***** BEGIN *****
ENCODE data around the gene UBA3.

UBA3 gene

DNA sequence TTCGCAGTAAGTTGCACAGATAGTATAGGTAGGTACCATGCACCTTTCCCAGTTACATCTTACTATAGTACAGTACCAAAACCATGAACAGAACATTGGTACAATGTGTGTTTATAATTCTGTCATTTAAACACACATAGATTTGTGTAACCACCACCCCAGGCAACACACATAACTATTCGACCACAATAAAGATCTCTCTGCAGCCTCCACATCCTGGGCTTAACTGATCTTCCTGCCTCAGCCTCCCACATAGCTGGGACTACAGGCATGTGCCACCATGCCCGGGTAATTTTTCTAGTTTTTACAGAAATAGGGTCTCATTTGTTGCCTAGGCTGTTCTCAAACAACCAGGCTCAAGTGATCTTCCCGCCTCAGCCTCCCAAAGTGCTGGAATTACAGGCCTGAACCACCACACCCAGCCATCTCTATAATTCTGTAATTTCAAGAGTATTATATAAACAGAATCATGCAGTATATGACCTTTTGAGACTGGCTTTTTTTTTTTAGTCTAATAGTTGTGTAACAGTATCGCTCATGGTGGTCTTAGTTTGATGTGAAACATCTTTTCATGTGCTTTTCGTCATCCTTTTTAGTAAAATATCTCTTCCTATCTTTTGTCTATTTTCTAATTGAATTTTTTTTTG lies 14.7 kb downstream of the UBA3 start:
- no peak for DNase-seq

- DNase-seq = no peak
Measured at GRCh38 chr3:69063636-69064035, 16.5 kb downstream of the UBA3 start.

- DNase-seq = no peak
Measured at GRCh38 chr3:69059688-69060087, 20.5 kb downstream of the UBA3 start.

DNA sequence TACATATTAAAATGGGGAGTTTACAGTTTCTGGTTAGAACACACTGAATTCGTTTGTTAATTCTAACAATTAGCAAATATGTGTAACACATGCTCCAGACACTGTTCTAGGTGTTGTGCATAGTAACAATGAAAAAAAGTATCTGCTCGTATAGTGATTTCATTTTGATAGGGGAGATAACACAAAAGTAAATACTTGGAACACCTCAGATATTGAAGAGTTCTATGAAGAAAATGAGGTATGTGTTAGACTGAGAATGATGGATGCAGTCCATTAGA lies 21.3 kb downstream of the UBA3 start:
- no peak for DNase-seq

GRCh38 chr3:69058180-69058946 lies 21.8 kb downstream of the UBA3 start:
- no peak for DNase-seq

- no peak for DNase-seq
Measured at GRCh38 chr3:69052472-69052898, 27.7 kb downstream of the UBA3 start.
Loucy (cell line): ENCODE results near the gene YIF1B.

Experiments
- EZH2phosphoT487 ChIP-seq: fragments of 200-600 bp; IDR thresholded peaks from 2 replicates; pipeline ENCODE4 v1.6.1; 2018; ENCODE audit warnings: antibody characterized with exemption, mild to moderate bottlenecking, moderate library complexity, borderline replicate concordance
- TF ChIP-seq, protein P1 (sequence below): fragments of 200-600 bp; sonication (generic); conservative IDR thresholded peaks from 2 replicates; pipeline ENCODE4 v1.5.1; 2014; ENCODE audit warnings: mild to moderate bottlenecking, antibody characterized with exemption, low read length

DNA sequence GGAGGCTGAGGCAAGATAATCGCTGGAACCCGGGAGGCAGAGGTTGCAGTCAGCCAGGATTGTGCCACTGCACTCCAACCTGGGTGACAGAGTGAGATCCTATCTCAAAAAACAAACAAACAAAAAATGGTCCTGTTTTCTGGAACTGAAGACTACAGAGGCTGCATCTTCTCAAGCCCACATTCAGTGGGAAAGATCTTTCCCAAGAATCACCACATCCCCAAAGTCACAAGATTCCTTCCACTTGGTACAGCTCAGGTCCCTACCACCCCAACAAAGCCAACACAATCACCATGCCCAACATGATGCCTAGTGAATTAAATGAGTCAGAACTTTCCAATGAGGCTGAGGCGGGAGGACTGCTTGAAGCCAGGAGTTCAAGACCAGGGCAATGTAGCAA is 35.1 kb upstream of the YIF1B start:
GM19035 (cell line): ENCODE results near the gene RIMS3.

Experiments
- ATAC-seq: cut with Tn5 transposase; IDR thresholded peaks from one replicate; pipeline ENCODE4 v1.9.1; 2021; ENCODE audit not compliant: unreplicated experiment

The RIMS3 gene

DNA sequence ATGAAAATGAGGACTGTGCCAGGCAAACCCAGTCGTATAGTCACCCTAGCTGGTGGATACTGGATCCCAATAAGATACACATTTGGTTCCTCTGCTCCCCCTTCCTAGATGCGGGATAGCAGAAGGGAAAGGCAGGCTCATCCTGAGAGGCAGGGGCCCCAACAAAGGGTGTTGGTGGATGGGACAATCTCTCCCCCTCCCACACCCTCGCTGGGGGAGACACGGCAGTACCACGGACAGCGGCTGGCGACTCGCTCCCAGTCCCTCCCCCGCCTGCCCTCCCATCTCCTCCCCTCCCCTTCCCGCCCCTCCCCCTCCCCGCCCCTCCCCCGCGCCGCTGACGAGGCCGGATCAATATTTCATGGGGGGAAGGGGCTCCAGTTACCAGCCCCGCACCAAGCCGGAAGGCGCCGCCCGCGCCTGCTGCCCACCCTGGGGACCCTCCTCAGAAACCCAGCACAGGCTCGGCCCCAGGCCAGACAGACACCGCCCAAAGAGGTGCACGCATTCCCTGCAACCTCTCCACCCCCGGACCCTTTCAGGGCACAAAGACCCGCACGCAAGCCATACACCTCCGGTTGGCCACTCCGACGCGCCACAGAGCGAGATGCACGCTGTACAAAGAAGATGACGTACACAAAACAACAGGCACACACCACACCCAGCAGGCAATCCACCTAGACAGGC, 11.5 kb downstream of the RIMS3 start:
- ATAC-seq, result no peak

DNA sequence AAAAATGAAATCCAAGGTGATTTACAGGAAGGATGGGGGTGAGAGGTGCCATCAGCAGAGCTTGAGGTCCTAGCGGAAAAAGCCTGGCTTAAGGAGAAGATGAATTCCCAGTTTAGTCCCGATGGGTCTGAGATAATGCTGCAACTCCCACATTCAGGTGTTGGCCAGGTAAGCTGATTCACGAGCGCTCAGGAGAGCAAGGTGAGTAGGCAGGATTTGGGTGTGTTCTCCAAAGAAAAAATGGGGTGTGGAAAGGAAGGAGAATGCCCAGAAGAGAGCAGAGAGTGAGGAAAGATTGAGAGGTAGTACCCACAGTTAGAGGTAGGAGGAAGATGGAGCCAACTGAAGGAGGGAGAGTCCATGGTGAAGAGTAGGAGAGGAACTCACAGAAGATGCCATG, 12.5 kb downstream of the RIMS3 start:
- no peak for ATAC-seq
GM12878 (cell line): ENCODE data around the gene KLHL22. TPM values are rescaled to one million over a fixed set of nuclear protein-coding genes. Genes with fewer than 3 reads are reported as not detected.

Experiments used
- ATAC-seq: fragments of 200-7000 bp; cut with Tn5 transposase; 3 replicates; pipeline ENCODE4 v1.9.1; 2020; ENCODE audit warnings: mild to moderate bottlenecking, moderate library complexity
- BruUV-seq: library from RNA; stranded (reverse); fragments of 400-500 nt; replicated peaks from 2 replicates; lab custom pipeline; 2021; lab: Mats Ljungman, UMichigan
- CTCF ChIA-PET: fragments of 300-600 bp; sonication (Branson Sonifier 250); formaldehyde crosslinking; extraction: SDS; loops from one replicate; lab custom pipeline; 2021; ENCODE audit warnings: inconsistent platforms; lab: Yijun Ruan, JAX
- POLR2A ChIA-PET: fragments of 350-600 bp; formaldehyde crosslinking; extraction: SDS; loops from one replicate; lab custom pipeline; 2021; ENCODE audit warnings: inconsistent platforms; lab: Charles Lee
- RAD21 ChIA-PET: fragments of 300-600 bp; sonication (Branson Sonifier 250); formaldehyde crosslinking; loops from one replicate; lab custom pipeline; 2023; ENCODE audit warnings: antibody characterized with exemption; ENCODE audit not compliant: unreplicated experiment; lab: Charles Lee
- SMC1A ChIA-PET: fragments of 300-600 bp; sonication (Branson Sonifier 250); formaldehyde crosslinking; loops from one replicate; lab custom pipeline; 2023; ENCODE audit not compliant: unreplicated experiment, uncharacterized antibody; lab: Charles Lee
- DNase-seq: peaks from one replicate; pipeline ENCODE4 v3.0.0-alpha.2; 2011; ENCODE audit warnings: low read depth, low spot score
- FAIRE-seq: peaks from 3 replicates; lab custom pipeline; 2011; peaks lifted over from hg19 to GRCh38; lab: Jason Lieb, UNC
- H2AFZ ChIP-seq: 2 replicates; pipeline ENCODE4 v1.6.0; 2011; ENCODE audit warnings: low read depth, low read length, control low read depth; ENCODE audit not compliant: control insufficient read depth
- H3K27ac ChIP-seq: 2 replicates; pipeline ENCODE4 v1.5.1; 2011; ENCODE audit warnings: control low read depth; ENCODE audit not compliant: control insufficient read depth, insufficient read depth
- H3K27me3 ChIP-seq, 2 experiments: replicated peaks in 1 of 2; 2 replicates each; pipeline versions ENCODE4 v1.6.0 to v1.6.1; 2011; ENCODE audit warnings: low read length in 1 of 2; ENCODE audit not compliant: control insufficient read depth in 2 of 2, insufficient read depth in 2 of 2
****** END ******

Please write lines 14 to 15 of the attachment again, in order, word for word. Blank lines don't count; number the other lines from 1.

Measured at GRCh38 chr3:69052472-69052898, 27.7 kb downstream of the UBA3 start.
Loucy (cell line): ENCODE results near the gene YIF1B.